Since the cost of adding 500 square feet is less than the average cost per square foot of the overall house, you'll get added appraisal value. The appraiser will use the average cost per square foot of comparable sales and multiply the square feet of yours by that amount, which increases the value of your home.
If you've ever researched the real estate market or purchased a house, you're probably familiar with the three things most important in real estate: location, location, location. Location affects the price of homes, the number of homes available, and how quickly they sell.
The same mantra of location, location, location is true when you're building a custom home on your land and applying for a construction loan. Why?
The total amount of your construction loan hinges on the appraised value of your not-yet-built home.
And that appraised value depends heavily on recent comparable sales of existing homes in the same general area. If the values of recent home sales in the area are low, the lender can't justify the cost to build a new home based on nearby property values. We've seen that happen when the nearby houses are old, small, or built with inexpensive finishes.
One of our recent clients wanted to build a smaller home but still a very nice home. When we worked through the design process, she selected a lot of higher-end features for the home. She also wanted large covered porches and patios, which add cost to build but don't count as square footage included in the appraisal. Another feature that again costs more and doesn't get included in the appraisal was the large detached garage and shop.
All of the recent home sales in the area were older, smaller homes. They didn't sell for a high enough price to justify the investment this client needs to build the home she wants on the land she already owned.
Now, that doesn't mean she can't build her home where she wants. But it does mean more of the cost will be coming out of her pocket because she can't get approved for a construction loan to cover the full cost to build.
Be sure to consider the value of nearby homes when you're deciding where to build. Comparable sales, even if they're not quite comparable in size or features, will determine how much the bank will allow for your construction loan. If you're looking for land, check out the recent sale prices of homes nearby before you decide to buy that land.
This is just one of many factors that affect financing for your custom home, so be sure to read our other financing articles so you're prepared for every possibility.
One reason low-value, high-cost items count against you in an appraisal is that they increase the cost of your house proportionally more than they increase the square footage of your house. That factors into the appraisal process, since the appraiser is acting on the bank's behalf to decide if your home is a worthwhile investment.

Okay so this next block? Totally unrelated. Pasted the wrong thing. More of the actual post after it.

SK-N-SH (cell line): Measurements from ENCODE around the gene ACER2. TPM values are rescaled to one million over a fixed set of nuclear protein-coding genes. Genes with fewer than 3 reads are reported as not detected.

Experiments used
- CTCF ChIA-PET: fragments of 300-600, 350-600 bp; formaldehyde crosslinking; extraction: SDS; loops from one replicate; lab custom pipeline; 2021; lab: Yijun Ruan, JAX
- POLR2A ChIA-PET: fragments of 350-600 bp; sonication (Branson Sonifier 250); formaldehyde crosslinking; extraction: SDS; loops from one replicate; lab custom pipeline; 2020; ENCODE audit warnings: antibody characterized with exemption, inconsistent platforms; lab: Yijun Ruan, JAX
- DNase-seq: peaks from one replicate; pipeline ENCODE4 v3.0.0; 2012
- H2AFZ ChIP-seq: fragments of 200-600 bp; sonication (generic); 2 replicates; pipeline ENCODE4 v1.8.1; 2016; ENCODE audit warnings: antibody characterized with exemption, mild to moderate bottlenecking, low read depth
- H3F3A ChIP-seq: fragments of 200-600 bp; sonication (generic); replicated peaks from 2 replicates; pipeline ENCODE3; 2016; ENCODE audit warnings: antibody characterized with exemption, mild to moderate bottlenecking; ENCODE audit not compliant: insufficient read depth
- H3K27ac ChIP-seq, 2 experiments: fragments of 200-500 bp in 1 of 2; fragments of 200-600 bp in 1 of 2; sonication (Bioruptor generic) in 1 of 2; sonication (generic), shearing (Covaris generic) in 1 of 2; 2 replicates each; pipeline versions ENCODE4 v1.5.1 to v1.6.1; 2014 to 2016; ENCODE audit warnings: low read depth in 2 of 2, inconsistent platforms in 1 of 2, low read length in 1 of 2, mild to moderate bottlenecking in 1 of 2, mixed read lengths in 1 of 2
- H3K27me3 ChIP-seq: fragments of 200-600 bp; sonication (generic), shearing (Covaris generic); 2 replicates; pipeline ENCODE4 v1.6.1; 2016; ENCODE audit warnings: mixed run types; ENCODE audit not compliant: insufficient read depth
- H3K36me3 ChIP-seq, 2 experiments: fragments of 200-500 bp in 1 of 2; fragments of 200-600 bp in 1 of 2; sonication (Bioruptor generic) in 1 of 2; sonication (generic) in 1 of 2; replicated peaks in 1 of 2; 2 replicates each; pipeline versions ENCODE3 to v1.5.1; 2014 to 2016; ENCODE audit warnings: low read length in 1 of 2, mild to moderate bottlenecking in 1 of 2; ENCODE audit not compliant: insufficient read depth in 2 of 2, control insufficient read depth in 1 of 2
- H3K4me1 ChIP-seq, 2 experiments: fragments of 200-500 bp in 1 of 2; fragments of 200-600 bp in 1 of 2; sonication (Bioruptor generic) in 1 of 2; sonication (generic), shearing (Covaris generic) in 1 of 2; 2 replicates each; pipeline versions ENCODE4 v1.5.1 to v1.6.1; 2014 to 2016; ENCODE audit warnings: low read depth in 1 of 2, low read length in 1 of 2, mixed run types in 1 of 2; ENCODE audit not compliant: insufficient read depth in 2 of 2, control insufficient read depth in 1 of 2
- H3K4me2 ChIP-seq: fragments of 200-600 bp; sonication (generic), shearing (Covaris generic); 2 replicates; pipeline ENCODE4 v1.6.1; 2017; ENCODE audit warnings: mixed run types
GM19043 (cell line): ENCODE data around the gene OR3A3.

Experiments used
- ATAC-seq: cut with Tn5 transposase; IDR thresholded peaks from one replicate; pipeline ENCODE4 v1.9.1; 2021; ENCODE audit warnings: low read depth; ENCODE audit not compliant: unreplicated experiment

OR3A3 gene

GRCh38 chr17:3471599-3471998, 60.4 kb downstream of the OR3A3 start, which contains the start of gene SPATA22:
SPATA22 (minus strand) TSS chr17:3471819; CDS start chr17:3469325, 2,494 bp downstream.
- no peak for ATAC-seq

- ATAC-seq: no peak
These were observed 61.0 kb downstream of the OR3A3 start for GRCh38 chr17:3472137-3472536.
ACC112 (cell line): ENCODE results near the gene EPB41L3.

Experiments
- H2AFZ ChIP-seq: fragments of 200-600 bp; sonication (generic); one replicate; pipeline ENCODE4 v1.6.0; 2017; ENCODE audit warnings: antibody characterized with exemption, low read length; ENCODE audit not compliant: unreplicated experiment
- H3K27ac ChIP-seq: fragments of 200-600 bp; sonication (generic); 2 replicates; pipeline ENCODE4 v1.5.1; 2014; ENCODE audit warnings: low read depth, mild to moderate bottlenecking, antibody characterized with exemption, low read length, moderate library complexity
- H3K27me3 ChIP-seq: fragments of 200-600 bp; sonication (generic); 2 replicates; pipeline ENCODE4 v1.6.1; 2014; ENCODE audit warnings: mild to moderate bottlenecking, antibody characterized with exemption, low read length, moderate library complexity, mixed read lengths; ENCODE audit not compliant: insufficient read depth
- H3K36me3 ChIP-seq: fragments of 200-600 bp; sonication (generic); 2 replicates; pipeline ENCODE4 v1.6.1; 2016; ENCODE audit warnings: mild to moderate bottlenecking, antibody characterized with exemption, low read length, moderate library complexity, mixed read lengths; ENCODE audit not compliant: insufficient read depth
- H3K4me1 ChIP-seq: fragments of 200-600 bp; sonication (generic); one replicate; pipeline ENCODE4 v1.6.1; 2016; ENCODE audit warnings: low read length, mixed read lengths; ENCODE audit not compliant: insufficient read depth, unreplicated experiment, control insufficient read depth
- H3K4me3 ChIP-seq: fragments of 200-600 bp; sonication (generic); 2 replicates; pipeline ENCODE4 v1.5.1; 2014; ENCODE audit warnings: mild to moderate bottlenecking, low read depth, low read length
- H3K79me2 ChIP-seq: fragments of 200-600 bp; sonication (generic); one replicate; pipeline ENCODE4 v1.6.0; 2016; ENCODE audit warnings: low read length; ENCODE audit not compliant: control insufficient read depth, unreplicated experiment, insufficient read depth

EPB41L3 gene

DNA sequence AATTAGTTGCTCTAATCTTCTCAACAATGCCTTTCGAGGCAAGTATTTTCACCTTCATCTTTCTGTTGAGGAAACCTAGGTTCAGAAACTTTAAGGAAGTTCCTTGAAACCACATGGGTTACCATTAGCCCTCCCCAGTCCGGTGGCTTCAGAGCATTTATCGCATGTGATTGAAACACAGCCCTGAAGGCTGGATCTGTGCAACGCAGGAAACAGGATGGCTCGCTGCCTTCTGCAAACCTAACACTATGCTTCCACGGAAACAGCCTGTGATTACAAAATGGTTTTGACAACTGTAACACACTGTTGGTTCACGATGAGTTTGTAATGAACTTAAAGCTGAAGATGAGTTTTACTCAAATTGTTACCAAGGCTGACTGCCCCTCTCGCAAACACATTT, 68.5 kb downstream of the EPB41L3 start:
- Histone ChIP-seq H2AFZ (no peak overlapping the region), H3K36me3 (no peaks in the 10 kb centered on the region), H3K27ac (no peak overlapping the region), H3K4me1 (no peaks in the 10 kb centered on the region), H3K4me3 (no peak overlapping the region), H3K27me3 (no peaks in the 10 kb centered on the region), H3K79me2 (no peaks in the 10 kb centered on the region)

There are three main methods of evaluation for a home appraisal:
#1 Value comparison: This method relies on comparing properties that are similar to your home plan to estimate your home's value. It's the most commonly used, and that's why finding comp properties for your home is necessary.
#2 Cost approach: The appraiser estimates the cost of construction. This method isn't very accurate, though, because appraisers use a national database to determine cost, and materials cost different amounts based on what part of the country you're in.
#3 Income approach: This takes into account whether or not the home is going to be an income-producing property. It's not a very common method of appraisal.
Armed with this information, you can determine whether or not you need to cut out any high- cost, low-value items in your home, or if you need to find more comp properties. If you're building in a relatively undeveloped area, it's especially important to find comp properties to share with your appraiser. Your builder or real estate agent should be able to help you find good ones.
I mentioned loan-to-value earlier as something to ask potential bankers about, but it needs more discussion, partly because it’s easy to get the terms “loan-to-value” and “loan-to-cost” mixed up but the difference between the two is important. Let's look at the difference and how it affects your construction loan.
When you take out a construction loan, the banker is going to lend you a specific amount of money to build your home. That loan will provide just enough money to build while minimizing the risk to the bank.
Make no mistake, the bank's first concern is their own money despite what they tell you about their awesome customer service and so forth. The bank has to be sure they don't loan you more money than the house will be worth. That’s why they hire the appraiser who analyzes the market and gives a professional, unbiased opinion of the value of the house you're proposing to build.